It is my contention that the "legislative process" is a good model for understanding how human beings create new realities, and AB 32 is a perfect example of how that legislative process works.
The bill is revolutionary in its implications, but very simple in its its structure. [Incidentally, the structure of AB 32 is very similar to the structure of Measure J, adopted by the people of Santa Cruz County as a referendum measure in 1978. The implementation of Measure J very much created a new reality in Santa Cruz County, with respect to its future growth and development, just as AB 32 seeks to create a new economic and social reality in California as a whole].
AB 32 begins with a set of easily-understood "findings," outlining the current situation, and stating why global warming is such a challenge to the world, and to California. Then, after a section defining terms, and a section assigning responsibility to the Air Resources Board for carrying out the requirements contained in the bill, AB 32 states the proposed "solution" to the problem outlined in the "findings." The operative language is, again, very simple:
STATEWIDE GREENHOUSE GAS EMISSIONS LIMIT
By January 1, 2008, the state board shall, after one or more public workshops, with public notice, and an opportunity for all interested parties to comment, determine what the statewide greenhouse gas emissions level was in 1990, and approve in a public hearing, a statewide greenhouse gas emissions limit that is equivalent to that level, to be achieved by 2020.
Basically, the above one-sentence statement is AB 32. This is the "idea" or "legislative decision" that the State adopted as its goal, when the Legislature enacted, and the Governor signed, AB 32. Paraphrased, the goal is that the state of California shall take actions to "roll back" greenhouse gas emission levels in California, to ensure that greenhouse gas emission levels in the year 2020 will be equivalent to greenhouse gas emission levels during the year 1990.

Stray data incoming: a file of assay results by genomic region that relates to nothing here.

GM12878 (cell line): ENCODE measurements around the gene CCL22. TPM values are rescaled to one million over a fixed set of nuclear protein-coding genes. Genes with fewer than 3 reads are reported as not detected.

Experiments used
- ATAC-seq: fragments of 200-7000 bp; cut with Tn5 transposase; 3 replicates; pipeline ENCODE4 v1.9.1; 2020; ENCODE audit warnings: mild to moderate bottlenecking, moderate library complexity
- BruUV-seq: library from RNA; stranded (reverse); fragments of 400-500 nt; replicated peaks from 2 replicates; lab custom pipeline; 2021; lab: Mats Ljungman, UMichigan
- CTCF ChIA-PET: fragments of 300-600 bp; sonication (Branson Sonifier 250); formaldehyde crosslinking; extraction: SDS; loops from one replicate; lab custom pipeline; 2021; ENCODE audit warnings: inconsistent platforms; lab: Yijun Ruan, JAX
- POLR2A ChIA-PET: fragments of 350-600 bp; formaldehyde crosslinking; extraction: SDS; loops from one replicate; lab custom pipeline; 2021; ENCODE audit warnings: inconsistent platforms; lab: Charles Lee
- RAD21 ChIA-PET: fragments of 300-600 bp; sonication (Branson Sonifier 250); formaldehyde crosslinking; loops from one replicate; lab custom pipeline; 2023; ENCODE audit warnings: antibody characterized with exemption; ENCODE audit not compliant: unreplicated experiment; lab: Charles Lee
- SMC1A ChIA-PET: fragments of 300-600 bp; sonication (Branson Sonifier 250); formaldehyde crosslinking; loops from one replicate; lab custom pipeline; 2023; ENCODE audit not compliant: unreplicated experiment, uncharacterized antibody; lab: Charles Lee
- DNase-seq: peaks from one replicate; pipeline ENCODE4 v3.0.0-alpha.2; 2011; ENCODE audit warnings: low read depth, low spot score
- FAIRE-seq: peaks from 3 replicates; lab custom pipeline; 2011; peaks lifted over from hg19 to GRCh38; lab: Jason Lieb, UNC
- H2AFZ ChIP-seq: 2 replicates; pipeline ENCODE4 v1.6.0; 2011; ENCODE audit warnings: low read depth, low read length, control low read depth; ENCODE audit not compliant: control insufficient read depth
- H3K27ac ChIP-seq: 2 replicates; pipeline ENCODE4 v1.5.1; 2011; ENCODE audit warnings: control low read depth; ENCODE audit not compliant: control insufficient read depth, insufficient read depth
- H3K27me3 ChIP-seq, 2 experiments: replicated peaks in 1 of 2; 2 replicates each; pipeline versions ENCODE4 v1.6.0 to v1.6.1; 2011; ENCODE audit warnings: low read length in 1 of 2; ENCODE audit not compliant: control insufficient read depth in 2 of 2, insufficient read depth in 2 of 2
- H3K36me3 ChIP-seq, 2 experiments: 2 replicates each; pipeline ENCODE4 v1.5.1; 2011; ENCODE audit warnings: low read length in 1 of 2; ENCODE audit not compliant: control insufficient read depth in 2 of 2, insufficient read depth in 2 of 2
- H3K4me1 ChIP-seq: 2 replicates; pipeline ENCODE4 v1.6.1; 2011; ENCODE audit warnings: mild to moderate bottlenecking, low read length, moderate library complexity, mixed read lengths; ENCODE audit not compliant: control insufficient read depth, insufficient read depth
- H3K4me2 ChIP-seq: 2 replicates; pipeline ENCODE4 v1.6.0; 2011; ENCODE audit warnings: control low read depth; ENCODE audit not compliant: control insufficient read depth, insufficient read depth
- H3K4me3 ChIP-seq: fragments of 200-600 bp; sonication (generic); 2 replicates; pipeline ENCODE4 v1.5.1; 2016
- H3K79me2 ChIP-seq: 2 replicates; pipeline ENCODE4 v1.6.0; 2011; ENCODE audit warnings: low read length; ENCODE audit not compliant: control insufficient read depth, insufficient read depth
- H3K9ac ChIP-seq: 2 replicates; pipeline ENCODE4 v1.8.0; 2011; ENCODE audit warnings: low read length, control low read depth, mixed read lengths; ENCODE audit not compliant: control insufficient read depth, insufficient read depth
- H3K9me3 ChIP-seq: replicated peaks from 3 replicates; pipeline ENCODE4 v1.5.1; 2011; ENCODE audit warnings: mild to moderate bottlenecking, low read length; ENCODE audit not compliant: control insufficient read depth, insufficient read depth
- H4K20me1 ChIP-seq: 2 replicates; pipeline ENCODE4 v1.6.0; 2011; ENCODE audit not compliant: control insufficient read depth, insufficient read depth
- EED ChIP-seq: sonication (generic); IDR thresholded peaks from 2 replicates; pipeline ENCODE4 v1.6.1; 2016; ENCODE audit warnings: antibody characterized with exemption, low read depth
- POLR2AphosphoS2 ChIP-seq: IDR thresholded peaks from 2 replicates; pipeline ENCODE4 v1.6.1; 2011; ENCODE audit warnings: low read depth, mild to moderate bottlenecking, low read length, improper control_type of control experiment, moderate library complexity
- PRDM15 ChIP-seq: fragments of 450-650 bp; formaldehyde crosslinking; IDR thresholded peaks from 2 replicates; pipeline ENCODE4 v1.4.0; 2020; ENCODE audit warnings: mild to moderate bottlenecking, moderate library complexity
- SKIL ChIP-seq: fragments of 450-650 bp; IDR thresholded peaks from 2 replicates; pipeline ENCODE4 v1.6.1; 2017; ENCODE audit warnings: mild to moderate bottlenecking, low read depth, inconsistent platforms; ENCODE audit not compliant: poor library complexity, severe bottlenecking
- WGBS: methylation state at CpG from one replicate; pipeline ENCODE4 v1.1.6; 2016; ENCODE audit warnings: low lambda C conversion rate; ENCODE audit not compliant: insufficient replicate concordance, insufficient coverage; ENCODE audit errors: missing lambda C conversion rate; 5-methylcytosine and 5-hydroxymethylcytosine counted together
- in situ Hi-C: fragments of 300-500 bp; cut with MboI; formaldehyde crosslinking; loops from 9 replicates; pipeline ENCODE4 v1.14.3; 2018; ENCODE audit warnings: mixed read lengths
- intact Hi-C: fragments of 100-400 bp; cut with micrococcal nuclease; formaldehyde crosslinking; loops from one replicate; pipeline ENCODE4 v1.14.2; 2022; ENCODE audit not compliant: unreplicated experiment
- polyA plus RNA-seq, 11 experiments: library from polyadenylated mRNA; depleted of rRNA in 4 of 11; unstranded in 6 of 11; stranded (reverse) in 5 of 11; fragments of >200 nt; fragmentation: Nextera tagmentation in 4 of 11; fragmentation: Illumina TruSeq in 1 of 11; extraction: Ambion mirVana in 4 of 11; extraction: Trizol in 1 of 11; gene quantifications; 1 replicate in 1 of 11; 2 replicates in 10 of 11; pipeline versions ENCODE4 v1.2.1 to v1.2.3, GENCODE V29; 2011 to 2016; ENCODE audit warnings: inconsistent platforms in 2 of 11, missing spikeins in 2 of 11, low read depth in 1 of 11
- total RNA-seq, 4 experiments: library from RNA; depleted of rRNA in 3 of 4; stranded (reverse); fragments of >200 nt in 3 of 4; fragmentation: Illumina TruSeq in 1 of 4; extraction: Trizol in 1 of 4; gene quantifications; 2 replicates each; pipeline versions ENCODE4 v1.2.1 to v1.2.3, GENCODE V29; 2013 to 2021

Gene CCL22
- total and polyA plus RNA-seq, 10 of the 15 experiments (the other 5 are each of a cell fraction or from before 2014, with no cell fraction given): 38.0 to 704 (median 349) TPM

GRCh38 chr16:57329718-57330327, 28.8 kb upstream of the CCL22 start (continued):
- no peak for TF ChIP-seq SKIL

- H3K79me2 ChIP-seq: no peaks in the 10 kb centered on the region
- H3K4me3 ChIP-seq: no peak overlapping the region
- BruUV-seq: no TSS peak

AB 32 goes on to establish time lines, and to give procedural guidance to the Air Resources Board, but the essence of the "law" and the "legislative decision" made by enacting AB 32, is that California has decided to "roll back" greenhouse gas emissions to 1990 levels, and to accomplish that by the year 2020. The Air Resources Board is to figure out how to do that specifically, and then to promulgate rules and programs that will ensure that the state does in fact accomplish the goal.
The "goal" of AB 32 is exactly like a doctor's prescription. The "law" doesn't tell us what will inevitably happen (so it's not like "laws" in the world of nature); instead, the "law" tells us what we want to do. If we actually do it, the world will be changed.
Because "law" in the human world is the way human beings exercise their freedom, human laws can always be changed.
Proposition 23, on the November 2, 2010 ballot in California, would essentially "repeal" AB 32 (though that's not the way the sponsors of the initiative put it).
Who are the sponsors of the initiative? A bunch of oil companies. I am strongly recommending a "No" vote on Proposition 23. Read the "findings" in AB 32. If you think they're accurate, and that global warming poses a massive challenge to the continued existence of human civilization as we know it, you'll vote "No," too.